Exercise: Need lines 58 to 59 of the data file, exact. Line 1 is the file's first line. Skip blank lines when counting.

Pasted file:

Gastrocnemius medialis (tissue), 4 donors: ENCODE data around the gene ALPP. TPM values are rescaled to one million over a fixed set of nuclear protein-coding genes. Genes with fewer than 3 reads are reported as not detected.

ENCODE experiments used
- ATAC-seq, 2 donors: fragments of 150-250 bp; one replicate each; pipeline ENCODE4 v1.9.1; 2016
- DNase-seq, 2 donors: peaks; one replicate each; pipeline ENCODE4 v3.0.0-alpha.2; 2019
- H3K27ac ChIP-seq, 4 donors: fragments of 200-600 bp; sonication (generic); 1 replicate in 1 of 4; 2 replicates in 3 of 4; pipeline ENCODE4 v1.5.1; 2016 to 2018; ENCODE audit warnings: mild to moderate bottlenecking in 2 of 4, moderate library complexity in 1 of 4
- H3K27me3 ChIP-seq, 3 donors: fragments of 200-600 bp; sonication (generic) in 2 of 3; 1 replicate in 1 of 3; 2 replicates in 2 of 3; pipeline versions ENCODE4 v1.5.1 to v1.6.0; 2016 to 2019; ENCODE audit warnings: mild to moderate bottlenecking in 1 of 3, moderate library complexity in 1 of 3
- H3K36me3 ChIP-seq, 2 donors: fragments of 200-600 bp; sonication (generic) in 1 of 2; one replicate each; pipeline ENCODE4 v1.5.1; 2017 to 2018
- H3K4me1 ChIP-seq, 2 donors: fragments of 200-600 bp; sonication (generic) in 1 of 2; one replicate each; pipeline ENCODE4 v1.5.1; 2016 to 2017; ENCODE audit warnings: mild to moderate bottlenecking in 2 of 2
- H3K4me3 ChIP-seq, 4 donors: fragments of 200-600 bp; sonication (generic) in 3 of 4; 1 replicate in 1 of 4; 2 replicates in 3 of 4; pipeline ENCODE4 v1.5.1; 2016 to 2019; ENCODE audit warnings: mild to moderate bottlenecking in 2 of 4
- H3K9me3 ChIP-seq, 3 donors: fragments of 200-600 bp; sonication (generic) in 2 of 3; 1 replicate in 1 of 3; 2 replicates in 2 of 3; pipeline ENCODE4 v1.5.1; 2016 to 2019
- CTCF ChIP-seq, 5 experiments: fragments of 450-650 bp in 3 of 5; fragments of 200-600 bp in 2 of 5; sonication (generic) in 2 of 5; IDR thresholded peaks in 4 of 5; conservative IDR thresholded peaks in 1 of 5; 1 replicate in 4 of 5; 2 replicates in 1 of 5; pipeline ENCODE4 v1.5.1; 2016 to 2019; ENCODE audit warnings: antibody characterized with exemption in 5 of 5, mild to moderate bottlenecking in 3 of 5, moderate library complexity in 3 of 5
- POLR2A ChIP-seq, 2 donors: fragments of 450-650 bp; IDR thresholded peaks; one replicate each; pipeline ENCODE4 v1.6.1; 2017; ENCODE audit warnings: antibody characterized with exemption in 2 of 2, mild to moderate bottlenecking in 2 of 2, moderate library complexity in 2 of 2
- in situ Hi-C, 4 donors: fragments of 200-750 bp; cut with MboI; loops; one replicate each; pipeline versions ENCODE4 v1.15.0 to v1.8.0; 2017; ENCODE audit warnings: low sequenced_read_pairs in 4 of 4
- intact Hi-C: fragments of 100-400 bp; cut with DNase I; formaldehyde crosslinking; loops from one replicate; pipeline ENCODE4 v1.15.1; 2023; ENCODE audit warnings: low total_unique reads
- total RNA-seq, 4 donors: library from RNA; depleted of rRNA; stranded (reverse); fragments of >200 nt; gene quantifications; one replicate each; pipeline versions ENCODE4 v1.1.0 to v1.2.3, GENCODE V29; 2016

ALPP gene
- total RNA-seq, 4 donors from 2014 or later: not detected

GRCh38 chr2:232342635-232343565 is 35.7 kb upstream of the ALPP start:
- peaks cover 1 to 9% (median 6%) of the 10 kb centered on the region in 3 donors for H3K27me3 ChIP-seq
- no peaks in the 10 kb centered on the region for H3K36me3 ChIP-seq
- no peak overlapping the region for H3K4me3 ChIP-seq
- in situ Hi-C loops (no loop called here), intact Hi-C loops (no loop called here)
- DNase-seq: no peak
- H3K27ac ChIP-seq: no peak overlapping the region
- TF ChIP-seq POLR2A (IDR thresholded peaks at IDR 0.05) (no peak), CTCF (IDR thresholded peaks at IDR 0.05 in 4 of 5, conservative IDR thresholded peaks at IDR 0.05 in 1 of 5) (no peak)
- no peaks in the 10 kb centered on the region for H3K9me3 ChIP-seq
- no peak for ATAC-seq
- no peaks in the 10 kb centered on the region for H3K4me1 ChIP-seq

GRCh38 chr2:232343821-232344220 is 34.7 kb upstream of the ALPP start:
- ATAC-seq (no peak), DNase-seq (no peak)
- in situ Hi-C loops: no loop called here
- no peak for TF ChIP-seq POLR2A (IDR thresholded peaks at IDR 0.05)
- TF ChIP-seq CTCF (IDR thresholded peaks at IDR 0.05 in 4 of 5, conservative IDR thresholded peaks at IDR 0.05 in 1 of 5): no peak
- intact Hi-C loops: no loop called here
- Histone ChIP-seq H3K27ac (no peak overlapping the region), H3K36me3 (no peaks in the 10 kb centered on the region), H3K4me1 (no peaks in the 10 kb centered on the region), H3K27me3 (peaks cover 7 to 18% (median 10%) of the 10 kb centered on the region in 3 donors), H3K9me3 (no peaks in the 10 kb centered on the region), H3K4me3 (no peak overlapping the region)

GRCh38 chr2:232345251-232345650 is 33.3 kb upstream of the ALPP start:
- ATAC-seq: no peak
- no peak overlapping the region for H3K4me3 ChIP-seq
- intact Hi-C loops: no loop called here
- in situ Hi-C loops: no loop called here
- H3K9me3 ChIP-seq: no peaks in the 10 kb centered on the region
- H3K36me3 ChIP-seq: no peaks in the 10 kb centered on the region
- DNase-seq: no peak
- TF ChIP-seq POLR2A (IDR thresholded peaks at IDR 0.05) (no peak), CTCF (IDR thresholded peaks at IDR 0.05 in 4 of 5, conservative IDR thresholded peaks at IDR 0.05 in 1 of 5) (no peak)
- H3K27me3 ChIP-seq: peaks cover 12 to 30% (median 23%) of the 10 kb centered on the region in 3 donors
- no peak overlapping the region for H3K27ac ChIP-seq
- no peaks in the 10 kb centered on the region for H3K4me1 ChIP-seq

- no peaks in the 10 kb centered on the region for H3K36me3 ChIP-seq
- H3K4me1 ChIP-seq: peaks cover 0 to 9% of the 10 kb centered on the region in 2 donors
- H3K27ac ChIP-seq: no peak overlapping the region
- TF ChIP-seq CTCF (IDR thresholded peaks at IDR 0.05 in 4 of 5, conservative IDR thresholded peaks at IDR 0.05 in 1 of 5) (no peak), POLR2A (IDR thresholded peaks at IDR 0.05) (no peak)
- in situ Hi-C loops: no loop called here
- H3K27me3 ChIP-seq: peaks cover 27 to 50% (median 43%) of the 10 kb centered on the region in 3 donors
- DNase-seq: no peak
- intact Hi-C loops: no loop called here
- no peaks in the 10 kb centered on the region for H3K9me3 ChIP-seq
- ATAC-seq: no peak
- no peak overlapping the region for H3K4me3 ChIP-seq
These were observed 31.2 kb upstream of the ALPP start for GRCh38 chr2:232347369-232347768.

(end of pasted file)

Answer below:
- no peak overlapping the region for H3K4me3 ChIP-seq
These were observed 31.2 kb upstream of the ALPP start for GRCh38 chr2:232347369-232347768.